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The Centre for Digital Music (C4DM) Research Group Projects

Digital Economy IT as a Utility Network+

Smart phone apps have shown that there is a demand for easy-to-use IT functions, yet the potential scope and impact of easy to use IT is much greater. This network will promote research into providing access to a wider range of IT facilities that are simple to use, while users need know only that these services are available and safe to use, not where they come from and how they are provided. However, it is not enough to provide the services and the means of using them securely. The network will develop the understanding of the human aspects of such services: the barriers, perceived as well as real, that inhibit new users of the services. We rely implicitly on other things, such as our cars and our electricity supply, so a major Network facet will be in the area of "how can we encourage the same level of trust in IT services"; the network will tackle the the issues from a user perspective. An analogy with the traditional utilities of Power and Water is interesting. With Water we do care about the actual product as we do in part consume it directly! We also use it to drive a range of other processes. With electricity, while we do measure the amount we consume, most people don't actually think in terms of the current flowing though their mains circuits but in terms of boiling the kettle or switch on the TV - it is the service that the power enables that we focus on (at least until the power goes out). For IT this is even more true; for almost all the time we are not concerned with the infrastructure but with the services that this infrastructure can provide. Therefore there will be a strong focus in the network on such the provision of such services and also their operational management protocols. IT drives and is driven by technology, inescapably hardware is also IT and that it is now commoditised and therefore utilitarian and has the capability to alter dramatically the way people interact with the space around them by merging physical and digital spaces in a cost effective manner. Smart spaces, responsive environments, and location dependent services can fundamentally alter interactions between people as well as the space around them. These services depend at their heart on information and data. The ITaaU Network+ will therefore interact closely with governmental and research council initiatives on Open Data, and more generally on use and re-use of data, made feasible by the adoption of open and linked data standards, and new services which can be developed as more data becomes available.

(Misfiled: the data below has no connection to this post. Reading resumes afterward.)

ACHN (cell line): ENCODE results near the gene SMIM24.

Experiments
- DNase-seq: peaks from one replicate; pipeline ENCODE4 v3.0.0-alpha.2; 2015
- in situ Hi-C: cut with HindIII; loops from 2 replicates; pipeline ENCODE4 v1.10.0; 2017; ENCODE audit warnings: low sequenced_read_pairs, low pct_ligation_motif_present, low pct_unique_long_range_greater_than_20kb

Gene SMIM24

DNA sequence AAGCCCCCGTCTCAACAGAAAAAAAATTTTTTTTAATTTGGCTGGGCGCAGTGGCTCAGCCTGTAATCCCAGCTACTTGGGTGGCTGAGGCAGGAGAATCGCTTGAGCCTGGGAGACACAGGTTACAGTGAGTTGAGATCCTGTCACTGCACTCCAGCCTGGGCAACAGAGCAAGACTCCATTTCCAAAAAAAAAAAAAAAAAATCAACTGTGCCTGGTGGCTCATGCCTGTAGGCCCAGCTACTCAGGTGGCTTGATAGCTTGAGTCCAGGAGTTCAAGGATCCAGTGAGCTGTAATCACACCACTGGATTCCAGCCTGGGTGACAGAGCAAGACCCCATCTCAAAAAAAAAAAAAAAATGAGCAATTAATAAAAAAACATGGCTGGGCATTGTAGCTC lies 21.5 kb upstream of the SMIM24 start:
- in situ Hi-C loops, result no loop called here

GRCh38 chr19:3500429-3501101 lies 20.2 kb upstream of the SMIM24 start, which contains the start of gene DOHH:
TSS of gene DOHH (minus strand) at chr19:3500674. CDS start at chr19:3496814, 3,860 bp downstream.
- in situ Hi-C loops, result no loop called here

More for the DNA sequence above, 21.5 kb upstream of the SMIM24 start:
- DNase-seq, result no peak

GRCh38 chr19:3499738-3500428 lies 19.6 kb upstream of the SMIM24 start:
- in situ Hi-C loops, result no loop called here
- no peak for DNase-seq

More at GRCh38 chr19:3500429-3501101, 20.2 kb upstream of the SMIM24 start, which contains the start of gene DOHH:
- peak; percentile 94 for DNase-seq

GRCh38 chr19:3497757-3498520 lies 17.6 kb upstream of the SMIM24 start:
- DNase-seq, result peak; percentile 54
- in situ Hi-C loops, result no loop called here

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Development of Interchannel Dependent Audio Effects

Most digital audio effects, whether implemented as plug-ins for mixers and audio editors or implemented as offline audio signal processing techniques, typically take a single channel as input and produce a single channel as output. The exceptions to this are fairly simple, such as ducking (which modifies one channel based on the level of another) and stereo effects (which produce two output channels). The goal of this research is to develop MIMO (Multiple Input, Multiple Output) audio effects. These can be used to create different versions of a multichannel recording which are tailored to different listeners, or to modify channels based on the content in many other channels. Applications include live sound, where a customized mix may be fed back to each performer. Current audio editors do not offer the ability to create plug-ins which may analyse or modify the multi-channel content. Thus this work will also involve either submitting modifications to an open source audio editor, or creating your own with the required functionality. Recommended skills Knowledge of audio signal processing Programming skills Knowledge of music and/or sound engineering

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Semantic Media: a new paradigm for navigable content for the 21st Century